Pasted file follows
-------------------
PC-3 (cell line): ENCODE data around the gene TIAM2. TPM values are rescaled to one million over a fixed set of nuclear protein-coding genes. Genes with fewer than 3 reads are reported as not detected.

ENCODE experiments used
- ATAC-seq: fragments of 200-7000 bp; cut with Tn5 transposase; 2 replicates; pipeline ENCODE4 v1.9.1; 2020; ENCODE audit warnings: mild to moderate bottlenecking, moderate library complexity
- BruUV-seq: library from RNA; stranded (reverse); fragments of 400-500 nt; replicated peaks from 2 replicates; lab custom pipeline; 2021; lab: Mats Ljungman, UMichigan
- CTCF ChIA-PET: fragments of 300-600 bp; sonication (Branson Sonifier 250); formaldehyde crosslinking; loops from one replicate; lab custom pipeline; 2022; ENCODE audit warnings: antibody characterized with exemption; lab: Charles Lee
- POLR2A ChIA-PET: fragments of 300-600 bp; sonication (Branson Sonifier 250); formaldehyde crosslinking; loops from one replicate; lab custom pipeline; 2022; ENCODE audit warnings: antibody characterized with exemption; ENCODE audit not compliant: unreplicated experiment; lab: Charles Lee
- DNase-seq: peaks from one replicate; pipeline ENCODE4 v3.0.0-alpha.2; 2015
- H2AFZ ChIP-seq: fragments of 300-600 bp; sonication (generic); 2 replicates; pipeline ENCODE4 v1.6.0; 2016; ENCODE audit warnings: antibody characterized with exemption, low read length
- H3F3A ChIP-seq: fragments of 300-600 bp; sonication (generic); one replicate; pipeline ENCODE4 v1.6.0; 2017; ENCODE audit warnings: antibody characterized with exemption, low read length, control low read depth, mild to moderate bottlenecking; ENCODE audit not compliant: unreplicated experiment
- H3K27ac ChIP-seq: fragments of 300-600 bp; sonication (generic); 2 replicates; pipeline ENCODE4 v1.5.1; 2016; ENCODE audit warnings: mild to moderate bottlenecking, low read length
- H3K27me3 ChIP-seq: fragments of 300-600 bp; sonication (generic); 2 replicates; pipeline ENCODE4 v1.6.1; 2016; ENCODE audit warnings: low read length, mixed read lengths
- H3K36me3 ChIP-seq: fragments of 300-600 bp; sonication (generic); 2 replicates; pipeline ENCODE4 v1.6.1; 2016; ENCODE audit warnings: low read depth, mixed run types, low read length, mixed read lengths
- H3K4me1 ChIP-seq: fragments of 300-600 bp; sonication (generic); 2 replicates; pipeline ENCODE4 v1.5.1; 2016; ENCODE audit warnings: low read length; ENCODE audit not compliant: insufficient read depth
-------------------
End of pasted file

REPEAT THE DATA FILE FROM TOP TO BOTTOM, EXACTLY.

PC-3 (cell line): ENCODE data around the gene TIAM2. TPM values are rescaled to one million over a fixed set of nuclear protein-coding genes. Genes with fewer than 3 reads are reported as not detected.

ENCODE experiments used
- ATAC-seq: fragments of 200-7000 bp; cut with Tn5 transposase; 2 replicates; pipeline ENCODE4 v1.9.1; 2020; ENCODE audit warnings: mild to moderate bottlenecking, moderate library complexity
- BruUV-seq: library from RNA; stranded (reverse); fragments of 400-500 nt; replicated peaks from 2 replicates; lab custom pipeline; 2021; lab: Mats Ljungman, UMichigan
- CTCF ChIA-PET: fragments of 300-600 bp; sonication (Branson Sonifier 250); formaldehyde crosslinking; loops from one replicate; lab custom pipeline; 2022; ENCODE audit warnings: antibody characterized with exemption; lab: Charles Lee
- POLR2A ChIA-PET: fragments of 300-600 bp; sonication (Branson Sonifier 250); formaldehyde crosslinking; loops from one replicate; lab custom pipeline; 2022; ENCODE audit warnings: antibody characterized with exemption; ENCODE audit not compliant: unreplicated experiment; lab: Charles Lee
- DNase-seq: peaks from one replicate; pipeline ENCODE4 v3.0.0-alpha.2; 2015
- H2AFZ ChIP-seq: fragments of 300-600 bp; sonication (generic); 2 replicates; pipeline ENCODE4 v1.6.0; 2016; ENCODE audit warnings: antibody characterized with exemption, low read length
- H3F3A ChIP-seq: fragments of 300-600 bp; sonication (generic); one replicate; pipeline ENCODE4 v1.6.0; 2017; ENCODE audit warnings: antibody characterized with exemption, low read length, control low read depth, mild to moderate bottlenecking; ENCODE audit not compliant: unreplicated experiment
- H3K27ac ChIP-seq: fragments of 300-600 bp; sonication (generic); 2 replicates; pipeline ENCODE4 v1.5.1; 2016; ENCODE audit warnings: mild to moderate bottlenecking, low read length
- H3K27me3 ChIP-seq: fragments of 300-600 bp; sonication (generic); 2 replicates; pipeline ENCODE4 v1.6.1; 2016; ENCODE audit warnings: low read length, mixed read lengths
- H3K36me3 ChIP-seq: fragments of 300-600 bp; sonication (generic); 2 replicates; pipeline ENCODE4 v1.6.1; 2016; ENCODE audit warnings: low read depth, mixed run types, low read length, mixed read lengths
- H3K4me1 ChIP-seq: fragments of 300-600 bp; sonication (generic); 2 replicates; pipeline ENCODE4 v1.5.1; 2016; ENCODE audit warnings: low read length; ENCODE audit not compliant: insufficient read depth